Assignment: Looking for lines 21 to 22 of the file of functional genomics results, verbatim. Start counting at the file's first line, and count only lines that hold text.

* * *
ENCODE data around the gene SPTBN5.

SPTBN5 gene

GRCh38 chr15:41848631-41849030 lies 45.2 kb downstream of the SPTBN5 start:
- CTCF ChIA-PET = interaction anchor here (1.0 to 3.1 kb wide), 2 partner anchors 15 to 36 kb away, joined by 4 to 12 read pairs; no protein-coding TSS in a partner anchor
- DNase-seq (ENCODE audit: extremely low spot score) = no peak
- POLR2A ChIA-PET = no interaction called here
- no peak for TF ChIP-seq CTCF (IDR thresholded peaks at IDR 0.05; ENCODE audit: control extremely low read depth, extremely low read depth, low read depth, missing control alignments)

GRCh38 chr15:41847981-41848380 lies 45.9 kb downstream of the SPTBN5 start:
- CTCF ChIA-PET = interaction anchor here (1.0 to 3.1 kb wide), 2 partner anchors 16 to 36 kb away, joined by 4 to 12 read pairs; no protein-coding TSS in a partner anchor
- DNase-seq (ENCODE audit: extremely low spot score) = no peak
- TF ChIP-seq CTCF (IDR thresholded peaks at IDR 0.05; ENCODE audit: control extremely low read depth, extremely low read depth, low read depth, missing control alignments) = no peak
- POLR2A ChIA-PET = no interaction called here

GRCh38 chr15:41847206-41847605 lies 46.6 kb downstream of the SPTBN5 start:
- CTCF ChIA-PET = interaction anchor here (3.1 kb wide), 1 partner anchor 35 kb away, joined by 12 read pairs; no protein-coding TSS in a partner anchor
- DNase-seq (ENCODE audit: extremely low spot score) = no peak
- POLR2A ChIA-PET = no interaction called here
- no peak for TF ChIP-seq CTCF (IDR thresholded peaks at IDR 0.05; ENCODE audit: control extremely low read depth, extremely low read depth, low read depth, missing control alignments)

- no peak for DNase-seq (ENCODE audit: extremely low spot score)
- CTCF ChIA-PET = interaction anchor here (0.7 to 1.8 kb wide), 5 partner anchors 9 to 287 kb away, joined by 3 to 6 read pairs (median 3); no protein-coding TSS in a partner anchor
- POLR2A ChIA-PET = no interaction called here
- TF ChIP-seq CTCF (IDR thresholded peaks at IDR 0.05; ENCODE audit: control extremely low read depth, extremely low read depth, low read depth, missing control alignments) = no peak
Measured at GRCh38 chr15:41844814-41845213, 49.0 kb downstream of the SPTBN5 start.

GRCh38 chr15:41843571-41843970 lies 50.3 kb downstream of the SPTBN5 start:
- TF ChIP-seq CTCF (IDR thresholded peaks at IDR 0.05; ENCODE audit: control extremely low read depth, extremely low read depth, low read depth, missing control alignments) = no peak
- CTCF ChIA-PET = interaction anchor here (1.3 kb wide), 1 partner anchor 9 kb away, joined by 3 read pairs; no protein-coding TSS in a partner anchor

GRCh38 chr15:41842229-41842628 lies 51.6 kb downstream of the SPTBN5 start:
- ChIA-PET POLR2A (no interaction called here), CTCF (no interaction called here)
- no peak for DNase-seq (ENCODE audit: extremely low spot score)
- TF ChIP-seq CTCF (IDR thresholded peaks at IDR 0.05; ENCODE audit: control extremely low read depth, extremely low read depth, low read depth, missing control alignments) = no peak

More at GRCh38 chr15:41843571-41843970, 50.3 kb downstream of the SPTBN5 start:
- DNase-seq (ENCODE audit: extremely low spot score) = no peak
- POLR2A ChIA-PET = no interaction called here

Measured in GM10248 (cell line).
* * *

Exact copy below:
- TF ChIP-seq CTCF (IDR thresholded peaks at IDR 0.05; ENCODE audit: control extremely low read depth, extremely low read depth, low read depth, missing control alignments) = no peak
Measured at GRCh38 chr15:41844814-41845213, 49.0 kb downstream of the SPTBN5 start.